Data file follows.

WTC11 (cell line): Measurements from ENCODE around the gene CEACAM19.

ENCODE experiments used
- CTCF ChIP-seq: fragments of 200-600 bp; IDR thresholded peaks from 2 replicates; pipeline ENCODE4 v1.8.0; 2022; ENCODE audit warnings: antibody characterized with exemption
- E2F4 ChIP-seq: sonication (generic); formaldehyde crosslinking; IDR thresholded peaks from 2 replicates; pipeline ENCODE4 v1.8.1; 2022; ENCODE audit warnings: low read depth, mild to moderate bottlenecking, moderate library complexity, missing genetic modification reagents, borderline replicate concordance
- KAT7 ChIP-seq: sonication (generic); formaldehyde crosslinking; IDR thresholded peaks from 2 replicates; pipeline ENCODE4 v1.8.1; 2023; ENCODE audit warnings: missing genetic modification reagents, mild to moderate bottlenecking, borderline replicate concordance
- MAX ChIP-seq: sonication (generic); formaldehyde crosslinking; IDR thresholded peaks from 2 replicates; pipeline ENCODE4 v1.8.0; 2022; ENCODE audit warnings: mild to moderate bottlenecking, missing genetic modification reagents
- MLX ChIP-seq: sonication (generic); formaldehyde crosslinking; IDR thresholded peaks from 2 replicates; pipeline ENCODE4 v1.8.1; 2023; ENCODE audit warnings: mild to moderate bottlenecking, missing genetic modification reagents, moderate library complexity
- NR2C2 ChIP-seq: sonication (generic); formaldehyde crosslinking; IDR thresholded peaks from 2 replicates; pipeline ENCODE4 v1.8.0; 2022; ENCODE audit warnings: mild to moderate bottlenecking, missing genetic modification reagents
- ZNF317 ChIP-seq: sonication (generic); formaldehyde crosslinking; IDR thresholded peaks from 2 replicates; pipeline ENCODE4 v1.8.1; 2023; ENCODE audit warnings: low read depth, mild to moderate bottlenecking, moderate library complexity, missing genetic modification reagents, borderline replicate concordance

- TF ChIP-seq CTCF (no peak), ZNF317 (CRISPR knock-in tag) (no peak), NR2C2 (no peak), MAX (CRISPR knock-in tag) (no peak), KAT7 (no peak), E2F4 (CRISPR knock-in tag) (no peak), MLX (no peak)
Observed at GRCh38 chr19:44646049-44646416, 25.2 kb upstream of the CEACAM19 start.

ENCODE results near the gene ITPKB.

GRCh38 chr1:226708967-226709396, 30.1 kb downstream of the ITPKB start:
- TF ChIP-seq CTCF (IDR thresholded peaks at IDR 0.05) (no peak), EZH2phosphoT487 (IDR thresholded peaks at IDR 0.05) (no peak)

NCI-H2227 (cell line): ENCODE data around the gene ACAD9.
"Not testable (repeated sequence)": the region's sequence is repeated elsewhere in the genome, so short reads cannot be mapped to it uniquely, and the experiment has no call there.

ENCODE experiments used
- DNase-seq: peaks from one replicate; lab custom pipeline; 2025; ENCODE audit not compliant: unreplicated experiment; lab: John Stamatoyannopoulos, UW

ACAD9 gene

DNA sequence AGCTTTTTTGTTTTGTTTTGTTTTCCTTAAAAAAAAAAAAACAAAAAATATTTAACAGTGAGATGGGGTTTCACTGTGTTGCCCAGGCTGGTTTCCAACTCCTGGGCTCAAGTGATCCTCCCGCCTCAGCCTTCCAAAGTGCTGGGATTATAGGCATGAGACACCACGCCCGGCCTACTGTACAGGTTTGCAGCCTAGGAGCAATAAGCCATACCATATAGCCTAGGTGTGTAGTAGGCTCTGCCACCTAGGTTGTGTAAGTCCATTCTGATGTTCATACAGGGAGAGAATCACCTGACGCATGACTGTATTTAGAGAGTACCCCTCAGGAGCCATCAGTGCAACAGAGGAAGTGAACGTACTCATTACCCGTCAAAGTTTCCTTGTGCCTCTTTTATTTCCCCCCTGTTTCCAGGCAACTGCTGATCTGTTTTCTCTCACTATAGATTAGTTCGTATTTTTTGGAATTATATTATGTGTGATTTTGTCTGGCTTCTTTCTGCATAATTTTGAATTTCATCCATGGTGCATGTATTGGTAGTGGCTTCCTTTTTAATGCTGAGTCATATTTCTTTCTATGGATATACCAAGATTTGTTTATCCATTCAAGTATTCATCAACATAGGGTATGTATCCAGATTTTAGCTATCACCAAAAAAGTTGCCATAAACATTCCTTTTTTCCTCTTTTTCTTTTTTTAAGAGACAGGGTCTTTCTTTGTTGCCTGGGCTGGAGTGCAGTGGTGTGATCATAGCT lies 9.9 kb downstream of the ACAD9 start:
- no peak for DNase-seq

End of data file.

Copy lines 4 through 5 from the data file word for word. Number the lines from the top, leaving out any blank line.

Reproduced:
- E2F4 ChIP-seq: sonication (generic); formaldehyde crosslinking; IDR thresholded peaks from 2 replicates; pipeline ENCODE4 v1.8.1; 2022; ENCODE audit warnings: low read depth, mild to moderate bottlenecking, moderate library complexity, missing genetic modification reagents, borderline replicate concordance
- KAT7 ChIP-seq: sonication (generic); formaldehyde crosslinking; IDR thresholded peaks from 2 replicates; pipeline ENCODE4 v1.8.1; 2023; ENCODE audit warnings: missing genetic modification reagents, mild to moderate bottlenecking, borderline replicate concordance